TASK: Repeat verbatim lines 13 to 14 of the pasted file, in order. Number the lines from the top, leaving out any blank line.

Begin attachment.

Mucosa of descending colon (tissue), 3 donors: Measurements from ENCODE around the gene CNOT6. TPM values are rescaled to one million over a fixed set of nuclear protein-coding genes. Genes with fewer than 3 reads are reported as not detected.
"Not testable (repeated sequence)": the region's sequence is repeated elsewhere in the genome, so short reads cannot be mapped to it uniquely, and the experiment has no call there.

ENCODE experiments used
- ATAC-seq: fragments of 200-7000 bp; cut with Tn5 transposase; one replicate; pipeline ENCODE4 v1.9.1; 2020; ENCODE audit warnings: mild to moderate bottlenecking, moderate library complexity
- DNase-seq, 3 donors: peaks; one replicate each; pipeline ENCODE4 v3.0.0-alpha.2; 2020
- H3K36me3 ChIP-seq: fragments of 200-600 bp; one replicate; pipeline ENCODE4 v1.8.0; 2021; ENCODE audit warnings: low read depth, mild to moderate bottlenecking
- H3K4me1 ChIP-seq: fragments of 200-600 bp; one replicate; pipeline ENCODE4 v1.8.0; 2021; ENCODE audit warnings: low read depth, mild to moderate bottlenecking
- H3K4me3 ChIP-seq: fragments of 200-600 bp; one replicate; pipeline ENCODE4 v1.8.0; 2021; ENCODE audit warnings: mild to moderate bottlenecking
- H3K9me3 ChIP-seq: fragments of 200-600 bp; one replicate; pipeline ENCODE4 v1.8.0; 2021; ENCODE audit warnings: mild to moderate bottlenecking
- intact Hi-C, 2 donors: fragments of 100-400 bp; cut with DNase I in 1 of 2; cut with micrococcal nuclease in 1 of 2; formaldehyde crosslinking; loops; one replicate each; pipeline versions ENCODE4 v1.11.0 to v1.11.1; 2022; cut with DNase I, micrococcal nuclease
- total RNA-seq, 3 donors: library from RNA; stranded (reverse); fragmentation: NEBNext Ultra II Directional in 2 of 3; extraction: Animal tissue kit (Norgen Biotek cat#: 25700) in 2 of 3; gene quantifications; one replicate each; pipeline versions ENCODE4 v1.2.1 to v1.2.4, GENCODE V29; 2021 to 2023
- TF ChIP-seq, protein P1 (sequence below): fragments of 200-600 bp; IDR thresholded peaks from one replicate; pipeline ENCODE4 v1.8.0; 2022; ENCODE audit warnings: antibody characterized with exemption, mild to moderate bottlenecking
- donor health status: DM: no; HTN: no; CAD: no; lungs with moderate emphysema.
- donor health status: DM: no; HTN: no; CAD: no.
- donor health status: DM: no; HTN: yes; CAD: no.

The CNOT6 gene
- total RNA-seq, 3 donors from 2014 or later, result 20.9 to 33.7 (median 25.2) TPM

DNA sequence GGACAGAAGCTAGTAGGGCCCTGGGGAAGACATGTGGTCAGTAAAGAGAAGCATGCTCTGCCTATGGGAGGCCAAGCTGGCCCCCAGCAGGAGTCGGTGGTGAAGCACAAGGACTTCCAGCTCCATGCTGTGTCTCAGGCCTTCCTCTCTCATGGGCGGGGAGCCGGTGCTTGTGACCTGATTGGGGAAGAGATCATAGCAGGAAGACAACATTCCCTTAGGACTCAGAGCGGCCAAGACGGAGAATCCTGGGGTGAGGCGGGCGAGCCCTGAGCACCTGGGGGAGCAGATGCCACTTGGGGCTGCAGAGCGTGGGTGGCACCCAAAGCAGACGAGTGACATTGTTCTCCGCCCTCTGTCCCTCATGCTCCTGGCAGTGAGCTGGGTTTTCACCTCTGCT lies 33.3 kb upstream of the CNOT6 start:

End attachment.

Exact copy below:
- donor health status: DM: no; HTN: no; CAD: no; lungs with moderate emphysema.
- donor health status: DM: no; HTN: no; CAD: no.